Last month, Bezos’ aerospace company Blue Origin announced it was set to perform its first suborbital flight with crew onboard on 20 July this year, and was offering up one spot onboard to the highest bidder following a five-week online auction campaign.
Then, just last month, Bezos announced he would join his crew aboard his Blue Origin New Shepard spacecraft for its maiden crewed flight, along with his brother, and the ultimate winner of the charity auction.
The auction came to a dramatic conclusion on Saturday, with the mystery bidder dropping a huge $28 million bid for the opportunity to take a seat on the flight, next to Bezos himself.
The bidder will remain anonymous until just ahead of the flight, according to a tweet made by the Blue Origin account, however, live coverage of the auction revealed the winner was a male who held number 107.
Over the five-week auction, over 7,600 people registered to bid from over 150 countries.
The $28 million winning bid will be donated to Blue Origin’s foundation, Club for the Future, to assist in its mission to inspire future generations to pursue careers in STEM and invest in the future of life in space.
Bids were collected over the last five weeks, before a live-streamed bidding war began on Saturday.
At the beginning of the livestream, bidding started at $4.8 million, and climbed to $10 million within just two minutes. Bids plateaued at around $26 million, however climbed again to the final winning bid of $28 million in the final moments of the auction.
Blue Origin is set to perform its first suborbital flight with crew onboard on 20 July this year.
Following 15 consecutive successful non-crewed test flights, the 20 July flight will mark the first test flight with astronauts on board.
The flight is said to take just seven minutes from beginning to end.
The New Shepard spacecraft is a rocket-and-capsule combo that flies autonomously for brief jaunts into suborbital space, around 100 kilometres above Earth.
The spacecraft flies high enough to see the curvature of the Earth, and experience a few minutes of low-gravity weightlessness, according to Blue Origin.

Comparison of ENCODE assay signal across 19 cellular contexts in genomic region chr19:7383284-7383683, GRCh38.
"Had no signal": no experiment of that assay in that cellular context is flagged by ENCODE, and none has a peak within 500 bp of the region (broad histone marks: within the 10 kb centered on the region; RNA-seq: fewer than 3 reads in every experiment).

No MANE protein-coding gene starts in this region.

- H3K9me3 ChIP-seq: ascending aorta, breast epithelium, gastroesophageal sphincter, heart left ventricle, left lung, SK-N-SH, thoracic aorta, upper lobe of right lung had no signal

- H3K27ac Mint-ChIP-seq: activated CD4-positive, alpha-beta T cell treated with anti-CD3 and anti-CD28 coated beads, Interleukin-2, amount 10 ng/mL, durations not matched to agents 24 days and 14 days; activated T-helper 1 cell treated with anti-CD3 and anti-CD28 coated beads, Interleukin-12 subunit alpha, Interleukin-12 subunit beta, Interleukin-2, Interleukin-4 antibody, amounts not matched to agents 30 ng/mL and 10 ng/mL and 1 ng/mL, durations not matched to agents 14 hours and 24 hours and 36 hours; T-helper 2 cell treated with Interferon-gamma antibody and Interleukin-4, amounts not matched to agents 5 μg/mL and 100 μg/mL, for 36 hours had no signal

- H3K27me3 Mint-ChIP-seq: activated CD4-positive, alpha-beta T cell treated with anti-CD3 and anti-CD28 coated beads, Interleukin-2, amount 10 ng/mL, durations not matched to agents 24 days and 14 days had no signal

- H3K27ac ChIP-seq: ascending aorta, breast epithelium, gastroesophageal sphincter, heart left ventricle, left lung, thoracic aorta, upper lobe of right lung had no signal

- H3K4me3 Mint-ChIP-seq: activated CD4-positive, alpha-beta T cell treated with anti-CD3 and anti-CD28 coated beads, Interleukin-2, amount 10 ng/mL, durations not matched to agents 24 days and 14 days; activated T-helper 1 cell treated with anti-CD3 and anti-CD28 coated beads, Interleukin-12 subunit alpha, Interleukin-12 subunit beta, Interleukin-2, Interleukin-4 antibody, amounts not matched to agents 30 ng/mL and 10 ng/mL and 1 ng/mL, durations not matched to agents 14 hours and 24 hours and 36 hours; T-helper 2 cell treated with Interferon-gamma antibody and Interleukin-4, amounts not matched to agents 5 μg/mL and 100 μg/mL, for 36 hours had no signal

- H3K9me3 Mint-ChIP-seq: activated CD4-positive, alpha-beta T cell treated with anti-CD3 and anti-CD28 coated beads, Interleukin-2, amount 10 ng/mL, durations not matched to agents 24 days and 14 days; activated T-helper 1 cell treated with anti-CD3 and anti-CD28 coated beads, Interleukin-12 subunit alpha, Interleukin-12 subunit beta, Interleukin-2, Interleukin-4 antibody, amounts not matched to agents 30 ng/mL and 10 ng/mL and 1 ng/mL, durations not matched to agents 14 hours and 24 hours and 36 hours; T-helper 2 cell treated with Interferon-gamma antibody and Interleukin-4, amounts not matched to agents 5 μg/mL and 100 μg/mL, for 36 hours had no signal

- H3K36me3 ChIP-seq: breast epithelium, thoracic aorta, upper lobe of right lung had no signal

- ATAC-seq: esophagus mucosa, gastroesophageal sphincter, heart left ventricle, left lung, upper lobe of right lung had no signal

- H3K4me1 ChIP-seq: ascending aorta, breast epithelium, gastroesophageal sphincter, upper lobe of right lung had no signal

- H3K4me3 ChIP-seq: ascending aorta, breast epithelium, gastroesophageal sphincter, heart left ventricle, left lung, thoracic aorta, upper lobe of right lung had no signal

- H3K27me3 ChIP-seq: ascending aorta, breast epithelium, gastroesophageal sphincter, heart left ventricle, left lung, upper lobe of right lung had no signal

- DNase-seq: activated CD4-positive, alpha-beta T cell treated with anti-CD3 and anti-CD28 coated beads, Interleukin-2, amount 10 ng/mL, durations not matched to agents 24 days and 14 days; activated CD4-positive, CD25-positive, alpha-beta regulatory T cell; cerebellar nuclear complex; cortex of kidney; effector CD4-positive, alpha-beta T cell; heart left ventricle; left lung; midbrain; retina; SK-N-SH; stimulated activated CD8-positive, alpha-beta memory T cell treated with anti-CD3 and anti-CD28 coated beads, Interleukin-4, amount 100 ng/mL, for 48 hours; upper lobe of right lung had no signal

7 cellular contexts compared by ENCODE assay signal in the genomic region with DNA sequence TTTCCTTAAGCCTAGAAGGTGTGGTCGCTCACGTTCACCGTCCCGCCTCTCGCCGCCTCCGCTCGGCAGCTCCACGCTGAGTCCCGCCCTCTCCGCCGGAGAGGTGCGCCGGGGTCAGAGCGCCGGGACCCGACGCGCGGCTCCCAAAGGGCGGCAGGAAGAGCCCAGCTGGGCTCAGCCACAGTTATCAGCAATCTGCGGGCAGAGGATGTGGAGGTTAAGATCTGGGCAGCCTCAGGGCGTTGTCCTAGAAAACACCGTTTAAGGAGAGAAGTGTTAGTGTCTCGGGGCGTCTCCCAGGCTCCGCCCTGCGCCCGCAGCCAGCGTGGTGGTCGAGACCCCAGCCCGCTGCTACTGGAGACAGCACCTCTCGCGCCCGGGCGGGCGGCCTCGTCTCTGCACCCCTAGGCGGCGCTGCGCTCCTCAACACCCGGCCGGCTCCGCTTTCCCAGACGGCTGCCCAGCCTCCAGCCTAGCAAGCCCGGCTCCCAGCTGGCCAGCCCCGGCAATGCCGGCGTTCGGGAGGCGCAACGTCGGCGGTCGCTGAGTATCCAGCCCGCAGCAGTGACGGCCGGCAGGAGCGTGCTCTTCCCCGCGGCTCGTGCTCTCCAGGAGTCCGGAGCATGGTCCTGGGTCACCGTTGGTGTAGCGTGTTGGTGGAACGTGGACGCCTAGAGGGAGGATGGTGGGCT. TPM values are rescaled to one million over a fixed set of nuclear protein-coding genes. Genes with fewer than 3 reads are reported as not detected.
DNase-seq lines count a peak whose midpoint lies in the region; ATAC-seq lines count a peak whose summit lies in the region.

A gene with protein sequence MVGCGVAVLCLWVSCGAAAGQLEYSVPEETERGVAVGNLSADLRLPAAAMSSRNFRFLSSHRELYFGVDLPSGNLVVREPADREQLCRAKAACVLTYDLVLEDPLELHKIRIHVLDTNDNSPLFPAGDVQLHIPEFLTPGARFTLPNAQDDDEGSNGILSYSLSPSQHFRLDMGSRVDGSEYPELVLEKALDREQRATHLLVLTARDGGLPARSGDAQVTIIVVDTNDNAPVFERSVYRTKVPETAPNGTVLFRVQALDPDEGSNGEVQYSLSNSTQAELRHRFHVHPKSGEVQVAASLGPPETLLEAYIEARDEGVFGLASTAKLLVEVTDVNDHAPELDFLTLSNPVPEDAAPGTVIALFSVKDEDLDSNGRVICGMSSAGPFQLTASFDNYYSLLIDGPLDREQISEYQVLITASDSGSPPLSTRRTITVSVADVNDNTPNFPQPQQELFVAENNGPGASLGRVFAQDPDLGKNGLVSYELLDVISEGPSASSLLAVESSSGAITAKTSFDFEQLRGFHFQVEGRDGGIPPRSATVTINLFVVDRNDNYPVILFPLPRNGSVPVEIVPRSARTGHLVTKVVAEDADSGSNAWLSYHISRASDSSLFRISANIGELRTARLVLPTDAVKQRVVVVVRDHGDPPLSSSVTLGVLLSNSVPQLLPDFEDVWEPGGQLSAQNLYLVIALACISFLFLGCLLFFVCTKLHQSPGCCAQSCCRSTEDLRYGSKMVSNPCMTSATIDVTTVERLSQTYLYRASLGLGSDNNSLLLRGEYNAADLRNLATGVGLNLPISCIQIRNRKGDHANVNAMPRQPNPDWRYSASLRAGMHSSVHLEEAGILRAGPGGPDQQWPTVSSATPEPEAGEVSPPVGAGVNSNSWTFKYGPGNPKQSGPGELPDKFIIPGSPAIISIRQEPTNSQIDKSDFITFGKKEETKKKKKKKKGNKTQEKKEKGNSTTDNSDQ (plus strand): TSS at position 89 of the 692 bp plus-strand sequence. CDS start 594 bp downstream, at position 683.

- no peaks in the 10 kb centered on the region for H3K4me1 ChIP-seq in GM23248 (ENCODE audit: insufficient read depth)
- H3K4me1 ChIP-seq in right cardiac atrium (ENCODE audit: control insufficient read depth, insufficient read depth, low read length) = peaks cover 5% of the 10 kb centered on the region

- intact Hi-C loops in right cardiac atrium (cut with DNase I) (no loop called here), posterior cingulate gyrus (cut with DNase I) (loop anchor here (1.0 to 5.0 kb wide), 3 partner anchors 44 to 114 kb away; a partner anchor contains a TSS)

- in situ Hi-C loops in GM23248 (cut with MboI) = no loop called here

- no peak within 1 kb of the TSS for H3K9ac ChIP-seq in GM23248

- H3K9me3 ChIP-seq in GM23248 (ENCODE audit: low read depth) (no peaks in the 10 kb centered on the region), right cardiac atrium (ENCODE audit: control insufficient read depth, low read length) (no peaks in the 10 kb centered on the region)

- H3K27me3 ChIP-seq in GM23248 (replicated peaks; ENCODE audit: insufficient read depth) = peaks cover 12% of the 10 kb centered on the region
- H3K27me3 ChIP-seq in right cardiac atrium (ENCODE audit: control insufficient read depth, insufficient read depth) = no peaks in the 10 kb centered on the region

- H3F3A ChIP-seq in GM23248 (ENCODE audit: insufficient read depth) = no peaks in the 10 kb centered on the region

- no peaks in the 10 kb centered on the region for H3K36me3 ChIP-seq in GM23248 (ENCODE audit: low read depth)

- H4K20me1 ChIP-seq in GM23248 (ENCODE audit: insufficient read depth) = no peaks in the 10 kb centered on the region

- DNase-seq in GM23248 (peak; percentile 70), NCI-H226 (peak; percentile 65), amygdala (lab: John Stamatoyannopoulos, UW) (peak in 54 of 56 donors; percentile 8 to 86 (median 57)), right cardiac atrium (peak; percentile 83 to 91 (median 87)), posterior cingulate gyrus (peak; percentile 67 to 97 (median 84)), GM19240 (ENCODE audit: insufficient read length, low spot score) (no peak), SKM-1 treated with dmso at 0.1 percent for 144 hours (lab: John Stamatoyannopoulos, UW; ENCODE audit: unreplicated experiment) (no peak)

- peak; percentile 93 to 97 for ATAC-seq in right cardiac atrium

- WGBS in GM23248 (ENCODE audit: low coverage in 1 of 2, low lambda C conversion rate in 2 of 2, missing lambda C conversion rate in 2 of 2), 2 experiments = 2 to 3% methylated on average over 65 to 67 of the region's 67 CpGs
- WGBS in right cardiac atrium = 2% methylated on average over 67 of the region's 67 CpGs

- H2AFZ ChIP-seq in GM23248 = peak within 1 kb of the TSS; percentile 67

At the end of the flight, the pressurised crew capsule returns back down to Earth via parachutes. The flight will launch from Blue Origin’s reusable booster in West Texas, with a landing point also in West Texas.
According to the company, the crew capsule boasts six observation windows that are each nearly three times as large as Boeing 747 windows, and the largest ever to be used in space.
However, last week, rumours that Virgin founder Sir Richard Branson was attempting to supersede Bezos in his landmark trip to outer space circulated.
California-based space reporter Doug Messier first reported that Virgin Galactic is working on a plan to send its billionaire founder on a suborbital flight aboard its VSS Unity SpaceShipTwo spaceplane on the 4 July long weekend.
If this is confirmed, the achievement would see Sir Richard touch the edge of space about two weeks ahead of Bezos.
However, despite speculation, the Blue Origin New Shepherd flight would be the first truly commercial space flight, disassociated with a company or government owned spacecraft.
Receive the latest developments and updates on Australia’s space industry direct to your inbox. Subscribe today to Space Connect here.